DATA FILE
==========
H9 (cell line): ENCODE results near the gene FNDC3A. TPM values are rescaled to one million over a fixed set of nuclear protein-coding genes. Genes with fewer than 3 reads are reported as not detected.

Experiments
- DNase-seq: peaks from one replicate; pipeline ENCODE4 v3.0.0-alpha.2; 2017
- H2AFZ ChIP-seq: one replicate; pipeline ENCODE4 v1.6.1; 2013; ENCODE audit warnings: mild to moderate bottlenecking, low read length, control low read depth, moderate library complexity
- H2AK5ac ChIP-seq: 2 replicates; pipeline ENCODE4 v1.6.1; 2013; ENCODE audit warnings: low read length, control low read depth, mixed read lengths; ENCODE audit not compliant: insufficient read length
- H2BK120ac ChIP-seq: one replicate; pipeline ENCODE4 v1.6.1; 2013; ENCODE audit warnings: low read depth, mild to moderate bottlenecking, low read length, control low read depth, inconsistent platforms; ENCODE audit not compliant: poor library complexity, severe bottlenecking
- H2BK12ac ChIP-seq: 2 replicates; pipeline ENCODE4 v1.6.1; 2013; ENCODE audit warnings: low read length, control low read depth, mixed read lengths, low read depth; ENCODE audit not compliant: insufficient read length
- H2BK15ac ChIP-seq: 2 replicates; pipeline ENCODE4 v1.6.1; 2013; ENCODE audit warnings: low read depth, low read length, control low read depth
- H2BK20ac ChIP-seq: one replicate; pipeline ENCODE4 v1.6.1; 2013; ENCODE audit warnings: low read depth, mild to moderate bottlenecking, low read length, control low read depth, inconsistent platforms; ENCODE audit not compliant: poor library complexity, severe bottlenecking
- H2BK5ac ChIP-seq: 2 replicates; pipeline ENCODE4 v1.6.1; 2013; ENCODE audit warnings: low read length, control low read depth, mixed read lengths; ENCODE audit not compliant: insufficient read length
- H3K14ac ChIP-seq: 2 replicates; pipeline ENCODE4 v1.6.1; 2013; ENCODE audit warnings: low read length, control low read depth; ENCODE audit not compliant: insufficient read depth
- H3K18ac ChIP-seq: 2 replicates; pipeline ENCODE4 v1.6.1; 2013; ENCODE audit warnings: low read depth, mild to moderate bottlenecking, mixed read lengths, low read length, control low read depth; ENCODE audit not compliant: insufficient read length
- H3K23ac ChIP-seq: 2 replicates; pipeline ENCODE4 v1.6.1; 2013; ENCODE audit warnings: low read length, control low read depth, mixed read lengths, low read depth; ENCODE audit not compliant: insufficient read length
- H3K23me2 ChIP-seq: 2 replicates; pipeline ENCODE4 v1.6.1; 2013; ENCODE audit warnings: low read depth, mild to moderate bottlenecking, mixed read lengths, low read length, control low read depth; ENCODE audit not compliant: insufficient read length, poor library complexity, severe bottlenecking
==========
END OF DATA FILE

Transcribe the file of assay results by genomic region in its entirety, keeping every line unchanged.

H9 (cell line): ENCODE results near the gene FNDC3A. TPM values are rescaled to one million over a fixed set of nuclear protein-coding genes. Genes with fewer than 3 reads are reported as not detected.

Experiments
- DNase-seq: peaks from one replicate; pipeline ENCODE4 v3.0.0-alpha.2; 2017
- H2AFZ ChIP-seq: one replicate; pipeline ENCODE4 v1.6.1; 2013; ENCODE audit warnings: mild to moderate bottlenecking, low read length, control low read depth, moderate library complexity
- H2AK5ac ChIP-seq: 2 replicates; pipeline ENCODE4 v1.6.1; 2013; ENCODE audit warnings: low read length, control low read depth, mixed read lengths; ENCODE audit not compliant: insufficient read length
- H2BK120ac ChIP-seq: one replicate; pipeline ENCODE4 v1.6.1; 2013; ENCODE audit warnings: low read depth, mild to moderate bottlenecking, low read length, control low read depth, inconsistent platforms; ENCODE audit not compliant: poor library complexity, severe bottlenecking
- H2BK12ac ChIP-seq: 2 replicates; pipeline ENCODE4 v1.6.1; 2013; ENCODE audit warnings: low read length, control low read depth, mixed read lengths, low read depth; ENCODE audit not compliant: insufficient read length
- H2BK15ac ChIP-seq: 2 replicates; pipeline ENCODE4 v1.6.1; 2013; ENCODE audit warnings: low read depth, low read length, control low read depth
- H2BK20ac ChIP-seq: one replicate; pipeline ENCODE4 v1.6.1; 2013; ENCODE audit warnings: low read depth, mild to moderate bottlenecking, low read length, control low read depth, inconsistent platforms; ENCODE audit not compliant: poor library complexity, severe bottlenecking
- H2BK5ac ChIP-seq: 2 replicates; pipeline ENCODE4 v1.6.1; 2013; ENCODE audit warnings: low read length, control low read depth, mixed read lengths; ENCODE audit not compliant: insufficient read length
- H3K14ac ChIP-seq: 2 replicates; pipeline ENCODE4 v1.6.1; 2013; ENCODE audit warnings: low read length, control low read depth; ENCODE audit not compliant: insufficient read depth
- H3K18ac ChIP-seq: 2 replicates; pipeline ENCODE4 v1.6.1; 2013; ENCODE audit warnings: low read depth, mild to moderate bottlenecking, mixed read lengths, low read length, control low read depth; ENCODE audit not compliant: insufficient read length
- H3K23ac ChIP-seq: 2 replicates; pipeline ENCODE4 v1.6.1; 2013; ENCODE audit warnings: low read length, control low read depth, mixed read lengths, low read depth; ENCODE audit not compliant: insufficient read length
- H3K23me2 ChIP-seq: 2 replicates; pipeline ENCODE4 v1.6.1; 2013; ENCODE audit warnings: low read depth, mild to moderate bottlenecking, mixed read lengths, low read length, control low read depth; ENCODE audit not compliant: insufficient read length, poor library complexity, severe bottlenecking